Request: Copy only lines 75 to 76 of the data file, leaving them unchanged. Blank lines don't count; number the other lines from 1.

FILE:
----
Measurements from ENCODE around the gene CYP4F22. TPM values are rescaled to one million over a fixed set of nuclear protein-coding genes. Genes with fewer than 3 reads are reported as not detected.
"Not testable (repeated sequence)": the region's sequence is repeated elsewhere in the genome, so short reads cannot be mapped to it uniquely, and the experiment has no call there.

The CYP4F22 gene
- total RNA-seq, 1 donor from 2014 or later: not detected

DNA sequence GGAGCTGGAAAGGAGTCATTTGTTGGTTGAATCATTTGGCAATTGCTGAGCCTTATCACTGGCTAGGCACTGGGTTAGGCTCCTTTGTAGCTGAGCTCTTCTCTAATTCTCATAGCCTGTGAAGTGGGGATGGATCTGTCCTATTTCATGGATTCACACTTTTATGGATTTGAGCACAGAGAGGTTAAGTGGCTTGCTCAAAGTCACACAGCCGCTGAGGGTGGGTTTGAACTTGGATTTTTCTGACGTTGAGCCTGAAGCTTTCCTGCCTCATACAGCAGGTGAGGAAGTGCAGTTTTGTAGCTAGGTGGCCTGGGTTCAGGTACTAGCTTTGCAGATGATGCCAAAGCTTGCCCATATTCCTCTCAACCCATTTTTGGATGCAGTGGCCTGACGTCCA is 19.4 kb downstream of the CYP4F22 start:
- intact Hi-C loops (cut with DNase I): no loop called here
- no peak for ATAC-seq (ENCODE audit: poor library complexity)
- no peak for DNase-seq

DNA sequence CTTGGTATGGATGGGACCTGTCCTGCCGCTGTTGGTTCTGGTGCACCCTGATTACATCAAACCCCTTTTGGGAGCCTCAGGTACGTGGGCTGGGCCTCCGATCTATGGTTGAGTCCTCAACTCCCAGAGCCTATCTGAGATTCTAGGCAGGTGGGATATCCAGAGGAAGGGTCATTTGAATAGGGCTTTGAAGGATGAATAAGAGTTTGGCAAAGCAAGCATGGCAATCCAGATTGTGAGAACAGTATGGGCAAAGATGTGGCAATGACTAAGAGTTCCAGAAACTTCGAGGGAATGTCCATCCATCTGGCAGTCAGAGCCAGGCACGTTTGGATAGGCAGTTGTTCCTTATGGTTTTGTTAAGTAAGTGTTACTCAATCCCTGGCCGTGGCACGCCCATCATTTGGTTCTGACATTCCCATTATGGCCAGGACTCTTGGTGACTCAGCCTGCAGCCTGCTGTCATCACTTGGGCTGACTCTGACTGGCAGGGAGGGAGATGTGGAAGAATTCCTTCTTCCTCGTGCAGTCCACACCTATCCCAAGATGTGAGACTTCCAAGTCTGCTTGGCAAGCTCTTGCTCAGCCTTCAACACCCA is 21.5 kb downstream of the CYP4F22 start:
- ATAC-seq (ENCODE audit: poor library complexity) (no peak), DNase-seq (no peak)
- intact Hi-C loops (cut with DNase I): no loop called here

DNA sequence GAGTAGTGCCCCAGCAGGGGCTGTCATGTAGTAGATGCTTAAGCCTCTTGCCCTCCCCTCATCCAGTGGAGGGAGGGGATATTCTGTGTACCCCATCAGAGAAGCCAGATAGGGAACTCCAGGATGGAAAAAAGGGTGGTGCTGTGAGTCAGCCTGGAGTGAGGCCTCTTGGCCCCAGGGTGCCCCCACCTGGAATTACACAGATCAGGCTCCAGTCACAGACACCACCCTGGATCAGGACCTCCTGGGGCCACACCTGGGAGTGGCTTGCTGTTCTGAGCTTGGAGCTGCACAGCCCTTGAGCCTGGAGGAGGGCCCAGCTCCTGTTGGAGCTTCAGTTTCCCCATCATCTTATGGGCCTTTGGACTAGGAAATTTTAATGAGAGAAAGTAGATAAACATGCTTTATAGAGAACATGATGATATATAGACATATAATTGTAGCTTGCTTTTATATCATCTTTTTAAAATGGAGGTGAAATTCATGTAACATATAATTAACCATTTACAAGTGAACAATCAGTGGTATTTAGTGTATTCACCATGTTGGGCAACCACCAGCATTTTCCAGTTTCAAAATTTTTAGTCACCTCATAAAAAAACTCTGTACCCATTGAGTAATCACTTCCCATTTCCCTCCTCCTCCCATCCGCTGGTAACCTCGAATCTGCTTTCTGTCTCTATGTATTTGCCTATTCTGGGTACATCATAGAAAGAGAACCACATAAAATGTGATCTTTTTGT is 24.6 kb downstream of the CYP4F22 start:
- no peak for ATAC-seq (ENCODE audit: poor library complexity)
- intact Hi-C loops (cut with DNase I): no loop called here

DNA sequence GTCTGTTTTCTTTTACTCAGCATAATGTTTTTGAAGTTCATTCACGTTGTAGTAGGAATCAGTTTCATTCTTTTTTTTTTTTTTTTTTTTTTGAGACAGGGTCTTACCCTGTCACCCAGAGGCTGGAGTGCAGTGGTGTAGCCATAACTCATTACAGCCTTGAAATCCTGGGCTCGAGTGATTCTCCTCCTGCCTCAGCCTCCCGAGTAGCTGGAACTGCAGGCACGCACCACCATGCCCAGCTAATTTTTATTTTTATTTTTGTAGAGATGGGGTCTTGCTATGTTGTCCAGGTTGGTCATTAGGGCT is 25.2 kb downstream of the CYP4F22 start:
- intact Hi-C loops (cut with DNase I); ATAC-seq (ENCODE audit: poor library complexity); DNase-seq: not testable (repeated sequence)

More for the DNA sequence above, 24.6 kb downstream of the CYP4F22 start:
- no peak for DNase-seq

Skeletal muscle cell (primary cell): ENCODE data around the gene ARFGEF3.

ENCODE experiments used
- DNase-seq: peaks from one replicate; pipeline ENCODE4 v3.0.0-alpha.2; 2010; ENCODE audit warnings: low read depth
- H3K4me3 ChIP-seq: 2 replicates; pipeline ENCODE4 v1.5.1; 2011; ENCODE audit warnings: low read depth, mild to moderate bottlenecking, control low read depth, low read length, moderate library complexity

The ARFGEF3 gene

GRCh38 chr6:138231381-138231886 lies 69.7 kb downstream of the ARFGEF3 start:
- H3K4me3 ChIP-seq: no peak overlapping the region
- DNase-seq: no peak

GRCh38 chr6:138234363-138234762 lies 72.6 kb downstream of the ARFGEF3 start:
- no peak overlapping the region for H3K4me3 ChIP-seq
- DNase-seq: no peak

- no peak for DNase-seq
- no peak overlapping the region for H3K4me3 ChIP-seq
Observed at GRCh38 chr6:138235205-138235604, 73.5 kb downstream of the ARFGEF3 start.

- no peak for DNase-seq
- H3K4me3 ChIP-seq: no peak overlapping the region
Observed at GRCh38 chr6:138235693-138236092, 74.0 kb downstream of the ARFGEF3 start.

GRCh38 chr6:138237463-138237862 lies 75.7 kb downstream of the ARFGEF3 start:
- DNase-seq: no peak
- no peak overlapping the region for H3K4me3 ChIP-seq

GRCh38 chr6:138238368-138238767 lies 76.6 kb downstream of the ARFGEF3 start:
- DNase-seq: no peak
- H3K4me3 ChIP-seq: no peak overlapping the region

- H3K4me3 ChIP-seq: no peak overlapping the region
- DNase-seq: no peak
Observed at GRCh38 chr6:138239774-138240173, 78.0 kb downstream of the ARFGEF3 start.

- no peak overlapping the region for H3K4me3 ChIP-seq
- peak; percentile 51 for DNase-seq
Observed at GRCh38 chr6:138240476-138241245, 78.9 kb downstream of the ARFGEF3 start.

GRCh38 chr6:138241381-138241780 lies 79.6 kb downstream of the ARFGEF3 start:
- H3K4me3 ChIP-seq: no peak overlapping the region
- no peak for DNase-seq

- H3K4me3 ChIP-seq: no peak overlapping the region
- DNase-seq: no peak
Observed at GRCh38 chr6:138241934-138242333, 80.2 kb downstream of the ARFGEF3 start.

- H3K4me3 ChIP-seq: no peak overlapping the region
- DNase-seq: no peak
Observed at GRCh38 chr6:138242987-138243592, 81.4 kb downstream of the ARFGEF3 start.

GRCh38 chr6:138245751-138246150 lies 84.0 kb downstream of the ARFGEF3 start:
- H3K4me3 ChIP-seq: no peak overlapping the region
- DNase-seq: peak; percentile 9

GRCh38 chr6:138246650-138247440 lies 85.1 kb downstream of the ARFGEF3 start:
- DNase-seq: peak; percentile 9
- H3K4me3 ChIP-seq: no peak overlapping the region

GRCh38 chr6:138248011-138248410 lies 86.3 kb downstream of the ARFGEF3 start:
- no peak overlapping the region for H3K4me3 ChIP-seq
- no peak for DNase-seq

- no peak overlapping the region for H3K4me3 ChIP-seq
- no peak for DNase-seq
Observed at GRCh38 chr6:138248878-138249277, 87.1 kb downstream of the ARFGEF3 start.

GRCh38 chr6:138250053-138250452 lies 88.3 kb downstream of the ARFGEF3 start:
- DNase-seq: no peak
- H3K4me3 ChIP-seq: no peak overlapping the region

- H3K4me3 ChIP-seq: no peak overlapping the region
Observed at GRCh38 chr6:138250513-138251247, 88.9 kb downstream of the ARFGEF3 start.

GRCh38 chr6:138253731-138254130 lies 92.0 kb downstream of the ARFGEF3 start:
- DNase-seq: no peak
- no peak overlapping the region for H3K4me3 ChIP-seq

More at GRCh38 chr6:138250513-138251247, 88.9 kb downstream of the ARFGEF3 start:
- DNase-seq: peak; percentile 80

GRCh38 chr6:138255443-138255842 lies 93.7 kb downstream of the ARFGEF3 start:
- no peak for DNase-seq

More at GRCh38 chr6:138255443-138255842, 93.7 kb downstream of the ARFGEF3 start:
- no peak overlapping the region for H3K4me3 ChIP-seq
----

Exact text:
- DNase-seq: no peak
- no peak overlapping the region for H3K4me3 ChIP-seq